Any annual flower is rewarding to plant — nasturtiums in particular have big seeds that are easy for children to handle.
Black's courses also detail safety hazards. Certain plants, wood or garden installations can be serious risks to children.
"Standing water can pose a drowning hazard for young children, and even bird baths, which generally don't present a drowning risk because they're elevated off the ground, can be dangerous if a curious child pulls one over," he said.
Other dangers range from falling from play structures to structures made from toxic materials (such as some types of wood preservatives).
Black also covers dangerous plants, from the best-known toxic villains (oleander, angel's trumpet and foxglove) to common perennials such as larkspur (Delphinium) and annuals such as morning glory (Ipomoea).
"A plant doesn't need to be toxic to be a danger in the yard: Roses, for example, can really rip the skin if they're too close to a play area or walkway. Some plants have sap that's irritating to the skin. And some are simply hyperallergenic: They produce prodigious amounts of pollen, or have multiple bloom cycles in a year, or produce fluff or chaff that is an irritant," Black said.
And keeping a yard simple is a virtue, he said.
"It doesn't take a lot of expensive equipment to engage a child. Play structures don't necessarily encourage creativity and exploration in the way that digging up a portion of the yard to look for dinosaur bones in a child's fantasy world does. Children make sense of the world through imagination and our job as parents is to engage and encourage it," he said.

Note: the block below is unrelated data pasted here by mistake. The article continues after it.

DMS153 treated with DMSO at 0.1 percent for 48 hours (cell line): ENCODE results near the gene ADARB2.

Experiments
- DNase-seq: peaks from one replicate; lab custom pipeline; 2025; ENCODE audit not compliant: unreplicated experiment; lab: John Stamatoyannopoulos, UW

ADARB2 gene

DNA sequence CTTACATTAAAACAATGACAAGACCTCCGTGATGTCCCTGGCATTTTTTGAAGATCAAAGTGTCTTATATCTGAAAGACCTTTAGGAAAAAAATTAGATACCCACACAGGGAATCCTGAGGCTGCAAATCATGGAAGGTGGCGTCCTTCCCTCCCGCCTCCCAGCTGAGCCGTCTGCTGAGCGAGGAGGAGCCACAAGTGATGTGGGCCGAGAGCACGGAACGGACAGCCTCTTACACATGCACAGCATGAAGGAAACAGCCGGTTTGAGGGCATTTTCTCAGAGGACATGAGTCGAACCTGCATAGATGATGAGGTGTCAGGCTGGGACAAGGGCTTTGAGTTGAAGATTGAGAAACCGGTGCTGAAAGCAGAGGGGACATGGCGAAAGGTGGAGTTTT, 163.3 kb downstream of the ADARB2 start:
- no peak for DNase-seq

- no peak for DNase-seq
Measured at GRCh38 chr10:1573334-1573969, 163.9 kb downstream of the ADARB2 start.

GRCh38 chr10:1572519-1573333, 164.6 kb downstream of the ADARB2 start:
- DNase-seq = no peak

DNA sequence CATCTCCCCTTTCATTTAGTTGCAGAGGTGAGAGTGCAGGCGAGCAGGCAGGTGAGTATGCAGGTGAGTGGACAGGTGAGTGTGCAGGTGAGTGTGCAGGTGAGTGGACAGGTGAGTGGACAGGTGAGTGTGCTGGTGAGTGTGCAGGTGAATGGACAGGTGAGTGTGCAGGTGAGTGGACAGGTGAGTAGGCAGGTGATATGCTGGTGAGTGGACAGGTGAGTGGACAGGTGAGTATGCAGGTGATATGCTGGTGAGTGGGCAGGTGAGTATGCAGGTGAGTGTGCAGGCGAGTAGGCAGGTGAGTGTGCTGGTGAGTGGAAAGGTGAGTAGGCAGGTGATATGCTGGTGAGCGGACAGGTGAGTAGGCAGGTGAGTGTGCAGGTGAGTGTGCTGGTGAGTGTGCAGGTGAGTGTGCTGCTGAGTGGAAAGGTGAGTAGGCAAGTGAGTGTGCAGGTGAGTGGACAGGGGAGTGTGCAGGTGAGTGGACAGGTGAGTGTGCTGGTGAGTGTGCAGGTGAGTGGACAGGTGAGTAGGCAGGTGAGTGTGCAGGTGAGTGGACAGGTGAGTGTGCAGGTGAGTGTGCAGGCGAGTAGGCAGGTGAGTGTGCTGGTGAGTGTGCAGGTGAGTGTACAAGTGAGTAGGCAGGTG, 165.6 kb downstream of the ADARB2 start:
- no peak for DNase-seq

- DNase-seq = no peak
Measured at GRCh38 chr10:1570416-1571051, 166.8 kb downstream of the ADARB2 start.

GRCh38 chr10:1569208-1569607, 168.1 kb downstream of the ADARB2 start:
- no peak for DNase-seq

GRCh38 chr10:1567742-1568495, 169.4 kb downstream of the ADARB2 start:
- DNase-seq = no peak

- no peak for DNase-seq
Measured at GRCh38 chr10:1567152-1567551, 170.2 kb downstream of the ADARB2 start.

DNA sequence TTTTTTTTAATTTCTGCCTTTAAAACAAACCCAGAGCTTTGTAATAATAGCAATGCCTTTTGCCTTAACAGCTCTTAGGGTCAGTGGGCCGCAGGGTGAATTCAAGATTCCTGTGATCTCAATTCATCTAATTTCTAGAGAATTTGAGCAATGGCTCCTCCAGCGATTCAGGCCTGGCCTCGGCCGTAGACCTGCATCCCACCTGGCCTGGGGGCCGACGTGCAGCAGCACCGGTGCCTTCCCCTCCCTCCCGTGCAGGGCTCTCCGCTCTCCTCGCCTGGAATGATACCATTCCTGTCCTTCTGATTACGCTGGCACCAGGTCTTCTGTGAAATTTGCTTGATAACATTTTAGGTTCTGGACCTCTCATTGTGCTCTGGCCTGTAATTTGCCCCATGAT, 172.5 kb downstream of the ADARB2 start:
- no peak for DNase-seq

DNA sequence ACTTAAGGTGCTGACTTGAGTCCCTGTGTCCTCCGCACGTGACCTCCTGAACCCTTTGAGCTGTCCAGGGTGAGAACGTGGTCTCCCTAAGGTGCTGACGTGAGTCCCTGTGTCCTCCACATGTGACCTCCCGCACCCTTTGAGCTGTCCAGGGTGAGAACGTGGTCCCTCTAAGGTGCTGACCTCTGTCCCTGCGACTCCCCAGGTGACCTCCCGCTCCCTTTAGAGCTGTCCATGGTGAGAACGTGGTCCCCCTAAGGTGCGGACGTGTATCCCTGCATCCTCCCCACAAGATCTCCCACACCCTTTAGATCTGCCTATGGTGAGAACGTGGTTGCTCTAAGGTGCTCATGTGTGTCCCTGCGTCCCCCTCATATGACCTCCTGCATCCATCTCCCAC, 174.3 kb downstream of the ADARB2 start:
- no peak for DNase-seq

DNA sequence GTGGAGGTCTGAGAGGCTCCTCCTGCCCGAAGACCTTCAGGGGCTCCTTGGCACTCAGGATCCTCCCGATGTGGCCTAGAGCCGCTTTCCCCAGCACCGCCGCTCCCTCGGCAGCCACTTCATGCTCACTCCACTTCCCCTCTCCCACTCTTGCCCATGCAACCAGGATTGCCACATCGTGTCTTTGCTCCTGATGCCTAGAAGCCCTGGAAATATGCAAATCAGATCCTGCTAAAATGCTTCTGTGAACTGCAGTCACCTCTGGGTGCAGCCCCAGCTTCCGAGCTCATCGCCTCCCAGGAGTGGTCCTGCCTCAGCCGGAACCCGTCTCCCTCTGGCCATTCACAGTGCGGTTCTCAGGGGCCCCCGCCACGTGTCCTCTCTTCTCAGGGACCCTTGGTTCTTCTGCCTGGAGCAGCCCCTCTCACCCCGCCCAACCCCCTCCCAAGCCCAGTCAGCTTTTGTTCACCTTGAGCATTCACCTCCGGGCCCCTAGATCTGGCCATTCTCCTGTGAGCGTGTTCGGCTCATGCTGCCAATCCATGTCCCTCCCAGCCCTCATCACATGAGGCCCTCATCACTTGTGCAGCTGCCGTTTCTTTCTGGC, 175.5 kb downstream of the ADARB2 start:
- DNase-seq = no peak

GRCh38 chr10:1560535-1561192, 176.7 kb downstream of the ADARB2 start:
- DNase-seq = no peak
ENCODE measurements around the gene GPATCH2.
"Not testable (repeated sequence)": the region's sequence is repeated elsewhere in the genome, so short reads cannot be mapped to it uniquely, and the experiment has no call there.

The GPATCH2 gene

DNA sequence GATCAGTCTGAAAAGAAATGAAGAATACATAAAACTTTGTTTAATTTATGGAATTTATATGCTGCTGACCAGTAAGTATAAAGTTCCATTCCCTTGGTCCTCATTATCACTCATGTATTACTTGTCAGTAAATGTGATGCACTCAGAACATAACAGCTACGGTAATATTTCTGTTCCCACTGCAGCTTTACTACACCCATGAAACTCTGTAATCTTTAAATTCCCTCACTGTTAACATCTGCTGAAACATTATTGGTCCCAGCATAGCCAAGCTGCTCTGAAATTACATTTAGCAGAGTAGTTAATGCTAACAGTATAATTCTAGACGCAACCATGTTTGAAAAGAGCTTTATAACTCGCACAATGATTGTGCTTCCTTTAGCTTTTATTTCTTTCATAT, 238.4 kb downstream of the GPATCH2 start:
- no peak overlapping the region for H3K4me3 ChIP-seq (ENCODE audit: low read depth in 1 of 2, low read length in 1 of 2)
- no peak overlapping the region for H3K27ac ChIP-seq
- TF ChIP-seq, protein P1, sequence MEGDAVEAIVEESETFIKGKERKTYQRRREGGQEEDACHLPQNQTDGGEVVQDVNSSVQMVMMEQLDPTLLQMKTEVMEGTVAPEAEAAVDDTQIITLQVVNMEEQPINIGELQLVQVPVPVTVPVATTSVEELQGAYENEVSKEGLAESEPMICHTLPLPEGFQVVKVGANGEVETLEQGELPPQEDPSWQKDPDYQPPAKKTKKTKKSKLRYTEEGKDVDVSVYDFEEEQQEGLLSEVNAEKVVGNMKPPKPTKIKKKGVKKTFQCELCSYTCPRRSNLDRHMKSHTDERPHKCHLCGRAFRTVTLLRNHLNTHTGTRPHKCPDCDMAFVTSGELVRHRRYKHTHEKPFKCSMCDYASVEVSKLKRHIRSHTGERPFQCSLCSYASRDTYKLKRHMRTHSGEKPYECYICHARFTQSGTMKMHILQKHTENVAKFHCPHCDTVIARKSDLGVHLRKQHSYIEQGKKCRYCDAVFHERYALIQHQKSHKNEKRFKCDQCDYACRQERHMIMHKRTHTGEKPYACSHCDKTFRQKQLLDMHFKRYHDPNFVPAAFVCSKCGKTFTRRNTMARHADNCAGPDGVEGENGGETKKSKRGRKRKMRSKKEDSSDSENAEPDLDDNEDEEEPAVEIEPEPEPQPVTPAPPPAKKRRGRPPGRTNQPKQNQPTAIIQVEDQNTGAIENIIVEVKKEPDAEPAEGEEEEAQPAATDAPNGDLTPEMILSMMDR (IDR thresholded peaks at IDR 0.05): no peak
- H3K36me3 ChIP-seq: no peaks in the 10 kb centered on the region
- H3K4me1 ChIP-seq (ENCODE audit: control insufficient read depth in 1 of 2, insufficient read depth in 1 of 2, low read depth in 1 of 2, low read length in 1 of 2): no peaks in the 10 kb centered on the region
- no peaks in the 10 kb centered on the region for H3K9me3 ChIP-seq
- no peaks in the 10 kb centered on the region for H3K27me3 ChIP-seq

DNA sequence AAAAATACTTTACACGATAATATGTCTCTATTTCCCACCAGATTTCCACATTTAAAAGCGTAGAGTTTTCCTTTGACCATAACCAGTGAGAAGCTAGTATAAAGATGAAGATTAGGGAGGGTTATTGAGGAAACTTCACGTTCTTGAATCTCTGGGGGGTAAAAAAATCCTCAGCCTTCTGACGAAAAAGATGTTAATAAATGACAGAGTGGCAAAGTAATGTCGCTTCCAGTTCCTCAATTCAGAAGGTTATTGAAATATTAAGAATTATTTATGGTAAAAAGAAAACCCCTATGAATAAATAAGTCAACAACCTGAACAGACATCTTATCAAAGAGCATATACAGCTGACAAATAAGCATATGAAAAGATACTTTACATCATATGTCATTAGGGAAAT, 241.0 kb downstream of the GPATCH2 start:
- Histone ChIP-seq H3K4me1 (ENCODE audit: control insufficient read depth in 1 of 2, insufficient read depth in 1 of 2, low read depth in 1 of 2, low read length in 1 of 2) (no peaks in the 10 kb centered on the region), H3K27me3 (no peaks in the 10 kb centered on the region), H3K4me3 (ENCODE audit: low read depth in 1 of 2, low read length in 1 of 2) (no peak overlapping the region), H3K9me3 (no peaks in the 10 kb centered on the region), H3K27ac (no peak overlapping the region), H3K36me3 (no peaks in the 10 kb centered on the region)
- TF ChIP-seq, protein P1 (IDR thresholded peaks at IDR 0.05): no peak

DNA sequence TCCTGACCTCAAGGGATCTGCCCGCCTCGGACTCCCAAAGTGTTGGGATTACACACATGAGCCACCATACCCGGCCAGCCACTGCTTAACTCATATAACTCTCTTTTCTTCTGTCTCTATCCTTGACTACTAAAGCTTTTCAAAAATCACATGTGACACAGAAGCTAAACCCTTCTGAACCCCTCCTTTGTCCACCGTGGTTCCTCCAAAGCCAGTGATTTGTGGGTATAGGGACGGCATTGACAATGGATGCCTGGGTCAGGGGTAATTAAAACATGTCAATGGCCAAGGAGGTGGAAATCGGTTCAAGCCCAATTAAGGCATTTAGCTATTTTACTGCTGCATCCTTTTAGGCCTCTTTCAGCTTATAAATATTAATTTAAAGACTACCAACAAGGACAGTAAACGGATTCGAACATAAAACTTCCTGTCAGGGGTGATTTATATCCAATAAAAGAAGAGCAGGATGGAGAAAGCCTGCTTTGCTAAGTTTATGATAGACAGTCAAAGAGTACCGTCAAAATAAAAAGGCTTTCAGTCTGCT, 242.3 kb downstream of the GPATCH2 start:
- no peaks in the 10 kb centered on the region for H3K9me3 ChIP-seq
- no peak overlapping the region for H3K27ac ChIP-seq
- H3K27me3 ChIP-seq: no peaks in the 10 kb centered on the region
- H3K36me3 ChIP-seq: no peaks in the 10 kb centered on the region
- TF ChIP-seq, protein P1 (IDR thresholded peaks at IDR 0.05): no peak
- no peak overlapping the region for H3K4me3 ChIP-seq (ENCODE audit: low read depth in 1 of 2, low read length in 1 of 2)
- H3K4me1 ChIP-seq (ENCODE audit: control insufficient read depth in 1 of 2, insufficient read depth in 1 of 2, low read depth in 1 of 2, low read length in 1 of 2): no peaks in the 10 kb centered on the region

Black didn't start out as a landscape designer. With a B.A. in communication and an M.A. in sociology from Stanford University, he spent the first part of his career in advertising. In 2002 he switched to landscape design, after completing coursework at Foothill College and University of California, Berkeley. Today he's a principal of Verdance Fine Garden Design in Palo Alto. He is a member of the Association of Professional Landscape Designers, California Landscape Contractors Association and the American Society of Landscape Architects.
"I loved the creativity of advertising, but I wanted to channel that creativity into directly enriching people's lives," Black said.
"The natural world is an infinite palette for working with others, and I love seeing the light bulb that turns on when I have translated what influences them into the landscape.
"My hope is that parents will recognize the importance of play in being connected to the natural world. I hope these courses will enable parents in providing a safely chaotic space to encourage creativity and self-awareness in their children."
What: Designing the Family Garden with John Black
When: Saturdays, Oct. 20, 27 and Nov. 3, 9:30 a.m. to 11:30 a.m.
Where: Gamble Garden Carriage House, 1431 Waverley St., Palo Alto
Cost: $60/class, $160/series for non-members; $50/class, $130/series for members
Info: Call 650-329-1356 or visit www.gamblegarden.org.